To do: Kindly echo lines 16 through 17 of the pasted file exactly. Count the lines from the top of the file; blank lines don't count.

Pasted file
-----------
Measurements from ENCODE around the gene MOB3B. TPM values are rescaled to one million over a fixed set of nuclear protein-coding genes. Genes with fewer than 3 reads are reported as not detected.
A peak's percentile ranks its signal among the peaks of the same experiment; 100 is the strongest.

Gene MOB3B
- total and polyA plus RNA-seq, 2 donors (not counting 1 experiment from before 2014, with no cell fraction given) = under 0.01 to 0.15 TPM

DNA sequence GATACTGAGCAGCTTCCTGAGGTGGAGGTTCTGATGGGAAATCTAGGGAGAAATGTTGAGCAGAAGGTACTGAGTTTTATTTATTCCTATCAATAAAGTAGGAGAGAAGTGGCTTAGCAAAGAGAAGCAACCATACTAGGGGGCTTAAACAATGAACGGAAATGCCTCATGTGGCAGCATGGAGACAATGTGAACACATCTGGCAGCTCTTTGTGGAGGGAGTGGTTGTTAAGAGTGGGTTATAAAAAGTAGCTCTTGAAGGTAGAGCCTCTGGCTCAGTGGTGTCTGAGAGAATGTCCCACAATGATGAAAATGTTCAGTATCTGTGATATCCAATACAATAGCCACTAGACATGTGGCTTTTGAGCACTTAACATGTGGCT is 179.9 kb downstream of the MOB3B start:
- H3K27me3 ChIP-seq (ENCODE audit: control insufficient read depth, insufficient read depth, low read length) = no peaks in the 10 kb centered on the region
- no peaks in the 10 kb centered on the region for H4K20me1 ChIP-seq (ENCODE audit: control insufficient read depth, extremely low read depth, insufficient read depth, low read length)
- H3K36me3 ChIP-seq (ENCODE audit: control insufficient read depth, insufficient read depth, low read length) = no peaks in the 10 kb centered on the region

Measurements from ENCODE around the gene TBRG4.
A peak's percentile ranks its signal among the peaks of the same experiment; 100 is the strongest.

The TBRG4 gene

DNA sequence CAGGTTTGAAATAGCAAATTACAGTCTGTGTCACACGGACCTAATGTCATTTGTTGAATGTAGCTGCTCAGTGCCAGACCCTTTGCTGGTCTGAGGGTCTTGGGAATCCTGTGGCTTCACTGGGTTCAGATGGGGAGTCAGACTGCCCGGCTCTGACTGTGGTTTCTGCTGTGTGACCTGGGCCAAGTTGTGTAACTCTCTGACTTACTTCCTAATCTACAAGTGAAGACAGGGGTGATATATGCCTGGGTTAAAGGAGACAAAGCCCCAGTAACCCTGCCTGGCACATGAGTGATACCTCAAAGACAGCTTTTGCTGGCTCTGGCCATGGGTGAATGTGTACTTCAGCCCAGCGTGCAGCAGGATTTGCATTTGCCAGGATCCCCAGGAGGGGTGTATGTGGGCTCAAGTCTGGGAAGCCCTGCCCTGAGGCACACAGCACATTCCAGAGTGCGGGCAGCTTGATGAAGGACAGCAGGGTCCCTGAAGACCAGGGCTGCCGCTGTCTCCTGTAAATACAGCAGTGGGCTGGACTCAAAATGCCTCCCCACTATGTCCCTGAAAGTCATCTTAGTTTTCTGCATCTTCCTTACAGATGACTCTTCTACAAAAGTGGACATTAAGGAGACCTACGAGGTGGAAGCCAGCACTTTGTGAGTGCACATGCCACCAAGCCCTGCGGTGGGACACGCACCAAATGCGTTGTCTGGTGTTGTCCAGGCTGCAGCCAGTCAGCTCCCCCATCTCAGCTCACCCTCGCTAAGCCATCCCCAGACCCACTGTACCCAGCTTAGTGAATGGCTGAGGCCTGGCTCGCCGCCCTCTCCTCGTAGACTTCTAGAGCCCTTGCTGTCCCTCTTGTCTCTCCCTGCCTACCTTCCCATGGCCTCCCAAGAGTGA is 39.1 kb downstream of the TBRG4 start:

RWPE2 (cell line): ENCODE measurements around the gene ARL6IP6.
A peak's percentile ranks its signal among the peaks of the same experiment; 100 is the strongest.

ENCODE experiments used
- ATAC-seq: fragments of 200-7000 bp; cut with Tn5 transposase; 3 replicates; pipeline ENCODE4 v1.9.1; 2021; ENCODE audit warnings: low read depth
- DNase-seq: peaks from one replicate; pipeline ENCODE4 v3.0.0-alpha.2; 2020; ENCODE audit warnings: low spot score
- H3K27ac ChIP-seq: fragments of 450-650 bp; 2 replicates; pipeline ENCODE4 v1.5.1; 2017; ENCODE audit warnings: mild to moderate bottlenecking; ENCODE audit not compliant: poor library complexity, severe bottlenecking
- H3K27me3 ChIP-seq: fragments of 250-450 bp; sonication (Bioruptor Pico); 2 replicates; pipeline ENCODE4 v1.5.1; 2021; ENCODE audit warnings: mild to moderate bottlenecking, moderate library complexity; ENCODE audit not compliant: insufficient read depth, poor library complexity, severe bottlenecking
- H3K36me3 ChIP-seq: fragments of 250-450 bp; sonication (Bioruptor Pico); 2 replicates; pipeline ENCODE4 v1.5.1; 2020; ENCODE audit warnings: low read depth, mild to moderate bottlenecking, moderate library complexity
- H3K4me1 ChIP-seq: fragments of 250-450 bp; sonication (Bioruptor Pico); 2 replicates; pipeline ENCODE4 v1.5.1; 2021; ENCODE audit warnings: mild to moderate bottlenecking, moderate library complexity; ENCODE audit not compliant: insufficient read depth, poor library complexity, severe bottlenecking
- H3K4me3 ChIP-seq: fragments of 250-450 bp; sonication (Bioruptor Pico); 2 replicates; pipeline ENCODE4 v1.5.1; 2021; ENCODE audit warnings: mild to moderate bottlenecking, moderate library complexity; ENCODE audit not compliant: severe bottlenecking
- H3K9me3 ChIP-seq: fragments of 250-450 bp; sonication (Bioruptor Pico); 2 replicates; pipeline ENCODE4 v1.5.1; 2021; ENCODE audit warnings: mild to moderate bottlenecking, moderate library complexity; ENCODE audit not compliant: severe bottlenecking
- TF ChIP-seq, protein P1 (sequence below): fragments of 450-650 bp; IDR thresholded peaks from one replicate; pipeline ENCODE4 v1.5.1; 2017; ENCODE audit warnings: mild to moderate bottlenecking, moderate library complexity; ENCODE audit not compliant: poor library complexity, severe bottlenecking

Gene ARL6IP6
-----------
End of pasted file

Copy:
- ATAC-seq: fragments of 200-7000 bp; cut with Tn5 transposase; 3 replicates; pipeline ENCODE4 v1.9.1; 2021; ENCODE audit warnings: low read depth
- DNase-seq: peaks from one replicate; pipeline ENCODE4 v3.0.0-alpha.2; 2020; ENCODE audit warnings: low spot score